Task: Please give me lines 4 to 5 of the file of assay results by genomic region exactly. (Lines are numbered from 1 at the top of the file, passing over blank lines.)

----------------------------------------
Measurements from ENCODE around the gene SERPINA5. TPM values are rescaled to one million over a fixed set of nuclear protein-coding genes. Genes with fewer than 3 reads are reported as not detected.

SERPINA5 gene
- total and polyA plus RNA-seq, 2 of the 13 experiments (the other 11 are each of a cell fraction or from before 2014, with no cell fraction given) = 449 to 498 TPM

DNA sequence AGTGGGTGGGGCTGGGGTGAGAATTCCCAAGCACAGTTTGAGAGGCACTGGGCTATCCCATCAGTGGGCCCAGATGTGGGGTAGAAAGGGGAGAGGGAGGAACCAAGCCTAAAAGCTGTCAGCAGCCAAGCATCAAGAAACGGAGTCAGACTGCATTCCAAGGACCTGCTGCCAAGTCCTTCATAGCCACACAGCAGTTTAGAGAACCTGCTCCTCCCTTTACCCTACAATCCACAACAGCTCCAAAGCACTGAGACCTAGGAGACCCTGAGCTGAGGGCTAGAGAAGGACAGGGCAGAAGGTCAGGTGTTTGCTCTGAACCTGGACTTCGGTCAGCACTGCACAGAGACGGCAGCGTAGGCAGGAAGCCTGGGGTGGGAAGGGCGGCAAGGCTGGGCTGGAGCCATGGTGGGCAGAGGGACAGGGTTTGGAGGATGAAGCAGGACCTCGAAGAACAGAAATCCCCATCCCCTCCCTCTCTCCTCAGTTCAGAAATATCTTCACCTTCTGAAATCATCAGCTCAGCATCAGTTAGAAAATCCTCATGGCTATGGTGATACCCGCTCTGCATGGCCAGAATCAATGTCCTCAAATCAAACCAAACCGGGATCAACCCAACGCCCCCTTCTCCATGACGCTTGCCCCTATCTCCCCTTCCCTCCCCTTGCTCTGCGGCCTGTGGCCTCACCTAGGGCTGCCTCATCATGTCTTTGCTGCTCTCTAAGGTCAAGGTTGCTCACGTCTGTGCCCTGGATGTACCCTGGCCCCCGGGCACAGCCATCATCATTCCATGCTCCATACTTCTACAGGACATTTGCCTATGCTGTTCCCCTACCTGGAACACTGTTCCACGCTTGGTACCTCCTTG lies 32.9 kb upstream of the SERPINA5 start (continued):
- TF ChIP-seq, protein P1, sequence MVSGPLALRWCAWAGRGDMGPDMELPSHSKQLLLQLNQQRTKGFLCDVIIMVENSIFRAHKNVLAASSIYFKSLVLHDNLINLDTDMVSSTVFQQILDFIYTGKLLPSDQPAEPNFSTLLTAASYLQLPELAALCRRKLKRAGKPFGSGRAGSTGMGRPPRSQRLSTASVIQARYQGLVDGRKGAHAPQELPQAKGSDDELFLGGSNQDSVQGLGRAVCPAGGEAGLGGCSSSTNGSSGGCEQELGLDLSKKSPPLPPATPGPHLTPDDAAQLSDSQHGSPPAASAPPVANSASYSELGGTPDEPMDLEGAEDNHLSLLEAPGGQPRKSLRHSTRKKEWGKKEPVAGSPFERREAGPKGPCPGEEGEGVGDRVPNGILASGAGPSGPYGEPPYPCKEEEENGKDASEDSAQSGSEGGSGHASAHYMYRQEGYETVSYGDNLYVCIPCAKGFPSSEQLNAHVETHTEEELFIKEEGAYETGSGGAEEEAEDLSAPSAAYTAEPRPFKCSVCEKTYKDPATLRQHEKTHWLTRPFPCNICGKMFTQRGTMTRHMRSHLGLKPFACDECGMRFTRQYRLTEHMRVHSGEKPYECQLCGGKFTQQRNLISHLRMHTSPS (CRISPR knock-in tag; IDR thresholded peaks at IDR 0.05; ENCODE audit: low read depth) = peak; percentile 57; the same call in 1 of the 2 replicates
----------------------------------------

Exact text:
DNA sequence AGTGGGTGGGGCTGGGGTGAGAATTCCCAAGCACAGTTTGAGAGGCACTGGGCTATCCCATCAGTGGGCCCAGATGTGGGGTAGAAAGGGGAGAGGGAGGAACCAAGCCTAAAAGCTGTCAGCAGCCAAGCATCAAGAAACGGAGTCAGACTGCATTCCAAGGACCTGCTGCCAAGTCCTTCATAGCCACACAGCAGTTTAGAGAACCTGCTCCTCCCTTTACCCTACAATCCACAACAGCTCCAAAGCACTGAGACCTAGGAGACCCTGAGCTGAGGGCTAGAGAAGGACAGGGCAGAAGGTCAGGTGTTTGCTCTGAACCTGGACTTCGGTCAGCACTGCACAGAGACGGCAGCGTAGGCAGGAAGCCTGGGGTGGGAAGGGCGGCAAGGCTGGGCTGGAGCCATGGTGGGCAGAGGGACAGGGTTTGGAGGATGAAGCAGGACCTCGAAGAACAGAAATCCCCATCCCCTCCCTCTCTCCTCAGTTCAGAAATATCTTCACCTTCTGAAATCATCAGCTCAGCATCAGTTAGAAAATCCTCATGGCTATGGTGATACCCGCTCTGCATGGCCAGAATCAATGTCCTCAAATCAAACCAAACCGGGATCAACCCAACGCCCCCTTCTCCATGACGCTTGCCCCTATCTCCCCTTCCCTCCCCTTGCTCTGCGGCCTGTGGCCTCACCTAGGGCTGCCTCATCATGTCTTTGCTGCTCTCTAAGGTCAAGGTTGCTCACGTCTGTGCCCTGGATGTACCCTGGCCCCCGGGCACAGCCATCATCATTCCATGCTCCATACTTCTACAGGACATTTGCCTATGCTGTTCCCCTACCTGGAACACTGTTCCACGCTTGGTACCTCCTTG lies 32.9 kb upstream of the SERPINA5 start (continued):
- TF ChIP-seq, protein P1, sequence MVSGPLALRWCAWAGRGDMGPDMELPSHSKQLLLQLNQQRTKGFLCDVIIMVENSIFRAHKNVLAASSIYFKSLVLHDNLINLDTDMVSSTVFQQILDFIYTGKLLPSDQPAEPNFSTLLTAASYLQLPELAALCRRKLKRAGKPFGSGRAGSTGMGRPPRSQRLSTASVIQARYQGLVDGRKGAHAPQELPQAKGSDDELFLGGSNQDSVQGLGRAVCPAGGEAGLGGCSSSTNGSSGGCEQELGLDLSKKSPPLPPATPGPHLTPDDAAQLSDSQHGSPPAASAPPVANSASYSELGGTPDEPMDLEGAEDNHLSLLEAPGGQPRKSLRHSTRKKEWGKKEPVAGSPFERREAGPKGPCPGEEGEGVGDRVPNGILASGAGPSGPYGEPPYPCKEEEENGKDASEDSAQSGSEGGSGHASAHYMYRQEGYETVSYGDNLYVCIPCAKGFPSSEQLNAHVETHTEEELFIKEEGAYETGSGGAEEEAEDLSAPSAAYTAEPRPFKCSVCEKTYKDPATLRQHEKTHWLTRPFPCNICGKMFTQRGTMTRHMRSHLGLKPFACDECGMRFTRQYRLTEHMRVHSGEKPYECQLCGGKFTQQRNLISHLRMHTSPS (CRISPR knock-in tag; IDR thresholded peaks at IDR 0.05; ENCODE audit: low read depth) = peak; percentile 57; the same call in 1 of the 2 replicates